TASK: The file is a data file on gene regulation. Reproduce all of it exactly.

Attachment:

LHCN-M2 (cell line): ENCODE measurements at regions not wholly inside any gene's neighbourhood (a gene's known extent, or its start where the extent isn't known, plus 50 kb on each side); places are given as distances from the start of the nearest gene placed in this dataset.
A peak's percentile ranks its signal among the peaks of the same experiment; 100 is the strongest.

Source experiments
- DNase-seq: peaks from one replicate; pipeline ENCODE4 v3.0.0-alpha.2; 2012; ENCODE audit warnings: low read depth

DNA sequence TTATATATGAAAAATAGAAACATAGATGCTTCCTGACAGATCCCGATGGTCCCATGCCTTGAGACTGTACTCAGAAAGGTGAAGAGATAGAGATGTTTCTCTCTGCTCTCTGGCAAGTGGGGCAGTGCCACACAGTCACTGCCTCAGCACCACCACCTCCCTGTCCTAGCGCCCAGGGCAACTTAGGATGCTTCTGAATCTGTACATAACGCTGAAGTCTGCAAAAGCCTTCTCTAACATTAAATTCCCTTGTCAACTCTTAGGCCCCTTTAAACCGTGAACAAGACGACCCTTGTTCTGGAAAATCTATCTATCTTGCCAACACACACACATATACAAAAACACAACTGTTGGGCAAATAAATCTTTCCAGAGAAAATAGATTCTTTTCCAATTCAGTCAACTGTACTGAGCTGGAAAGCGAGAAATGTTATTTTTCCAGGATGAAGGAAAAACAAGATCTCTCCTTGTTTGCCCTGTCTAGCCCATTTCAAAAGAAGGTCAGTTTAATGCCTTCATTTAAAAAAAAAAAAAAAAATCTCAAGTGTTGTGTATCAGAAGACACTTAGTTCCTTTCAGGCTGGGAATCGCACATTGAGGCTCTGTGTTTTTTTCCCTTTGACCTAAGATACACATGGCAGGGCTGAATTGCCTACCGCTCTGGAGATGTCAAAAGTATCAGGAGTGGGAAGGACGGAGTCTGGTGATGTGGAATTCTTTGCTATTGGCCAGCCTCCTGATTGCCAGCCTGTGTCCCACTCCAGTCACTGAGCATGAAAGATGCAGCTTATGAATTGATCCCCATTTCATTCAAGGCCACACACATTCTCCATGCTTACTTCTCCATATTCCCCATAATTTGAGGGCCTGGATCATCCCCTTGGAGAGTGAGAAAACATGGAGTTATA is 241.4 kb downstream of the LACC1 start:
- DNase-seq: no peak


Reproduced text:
LHCN-M2 (cell line): ENCODE measurements at regions not wholly inside any gene's neighbourhood (a gene's known extent, or its start where the extent isn't known, plus 50 kb on each side); places are given as distances from the start of the nearest gene placed in this dataset.
A peak's percentile ranks its signal among the peaks of the same experiment; 100 is the strongest.

Source experiments
- DNase-seq: peaks from one replicate; pipeline ENCODE4 v3.0.0-alpha.2; 2012; ENCODE audit warnings: low read depth

DNA sequence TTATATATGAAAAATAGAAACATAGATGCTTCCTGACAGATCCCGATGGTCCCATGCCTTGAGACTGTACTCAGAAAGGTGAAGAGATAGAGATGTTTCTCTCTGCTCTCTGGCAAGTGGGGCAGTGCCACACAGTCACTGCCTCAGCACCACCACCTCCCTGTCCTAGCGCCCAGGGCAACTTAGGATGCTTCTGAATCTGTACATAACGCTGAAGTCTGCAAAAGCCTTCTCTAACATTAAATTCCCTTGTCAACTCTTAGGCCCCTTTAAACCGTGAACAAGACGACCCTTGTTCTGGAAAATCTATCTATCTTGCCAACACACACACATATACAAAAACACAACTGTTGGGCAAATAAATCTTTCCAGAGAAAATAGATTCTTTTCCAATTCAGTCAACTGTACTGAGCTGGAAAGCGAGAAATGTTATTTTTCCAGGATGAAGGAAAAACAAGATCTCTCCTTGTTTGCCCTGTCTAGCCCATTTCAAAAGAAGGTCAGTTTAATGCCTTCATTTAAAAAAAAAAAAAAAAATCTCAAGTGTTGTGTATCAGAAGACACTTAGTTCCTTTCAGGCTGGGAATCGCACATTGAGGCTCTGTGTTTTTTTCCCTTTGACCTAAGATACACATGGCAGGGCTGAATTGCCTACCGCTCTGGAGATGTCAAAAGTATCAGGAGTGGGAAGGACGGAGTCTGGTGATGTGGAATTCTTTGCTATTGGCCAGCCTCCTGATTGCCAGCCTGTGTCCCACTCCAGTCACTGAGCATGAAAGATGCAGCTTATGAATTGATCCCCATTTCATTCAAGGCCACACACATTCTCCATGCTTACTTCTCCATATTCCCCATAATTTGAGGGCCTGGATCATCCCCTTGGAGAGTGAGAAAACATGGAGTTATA is 241.4 kb downstream of the LACC1 start:
- DNase-seq: no peak